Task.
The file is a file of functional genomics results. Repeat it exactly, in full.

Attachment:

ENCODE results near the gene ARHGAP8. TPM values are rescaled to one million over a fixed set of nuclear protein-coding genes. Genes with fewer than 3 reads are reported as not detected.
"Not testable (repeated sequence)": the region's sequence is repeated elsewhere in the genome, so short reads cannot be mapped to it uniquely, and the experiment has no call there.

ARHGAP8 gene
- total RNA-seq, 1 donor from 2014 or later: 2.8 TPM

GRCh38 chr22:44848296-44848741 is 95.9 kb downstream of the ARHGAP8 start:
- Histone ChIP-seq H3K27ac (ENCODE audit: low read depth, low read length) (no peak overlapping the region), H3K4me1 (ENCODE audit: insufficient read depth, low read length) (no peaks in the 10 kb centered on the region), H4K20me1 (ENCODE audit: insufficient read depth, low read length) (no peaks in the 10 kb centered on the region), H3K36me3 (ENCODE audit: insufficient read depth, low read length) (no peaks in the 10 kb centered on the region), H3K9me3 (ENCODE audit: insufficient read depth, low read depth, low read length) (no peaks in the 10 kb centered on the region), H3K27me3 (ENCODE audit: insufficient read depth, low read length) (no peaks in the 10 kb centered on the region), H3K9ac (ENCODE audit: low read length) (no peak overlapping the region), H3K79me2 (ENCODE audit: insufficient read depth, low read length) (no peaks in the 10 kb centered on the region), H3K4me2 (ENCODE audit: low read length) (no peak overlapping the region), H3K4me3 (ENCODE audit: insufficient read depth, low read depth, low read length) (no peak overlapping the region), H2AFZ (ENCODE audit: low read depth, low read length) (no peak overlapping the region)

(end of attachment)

ENCODE results near the gene ARHGAP8. TPM values are rescaled to one million over a fixed set of nuclear protein-coding genes. Genes with fewer than 3 reads are reported as not detected.
"Not testable (repeated sequence)": the region's sequence is repeated elsewhere in the genome, so short reads cannot be mapped to it uniquely, and the experiment has no call there.

ARHGAP8 gene
- total RNA-seq, 1 donor from 2014 or later: 2.8 TPM

GRCh38 chr22:44848296-44848741 is 95.9 kb downstream of the ARHGAP8 start:
- Histone ChIP-seq H3K27ac (ENCODE audit: low read depth, low read length) (no peak overlapping the region), H3K4me1 (ENCODE audit: insufficient read depth, low read length) (no peaks in the 10 kb centered on the region), H4K20me1 (ENCODE audit: insufficient read depth, low read length) (no peaks in the 10 kb centered on the region), H3K36me3 (ENCODE audit: insufficient read depth, low read length) (no peaks in the 10 kb centered on the region), H3K9me3 (ENCODE audit: insufficient read depth, low read depth, low read length) (no peaks in the 10 kb centered on the region), H3K27me3 (ENCODE audit: insufficient read depth, low read length) (no peaks in the 10 kb centered on the region), H3K9ac (ENCODE audit: low read length) (no peak overlapping the region), H3K79me2 (ENCODE audit: insufficient read depth, low read length) (no peaks in the 10 kb centered on the region), H3K4me2 (ENCODE audit: low read length) (no peak overlapping the region), H3K4me3 (ENCODE audit: insufficient read depth, low read depth, low read length) (no peak overlapping the region), H2AFZ (ENCODE audit: low read depth, low read length) (no peak overlapping the region)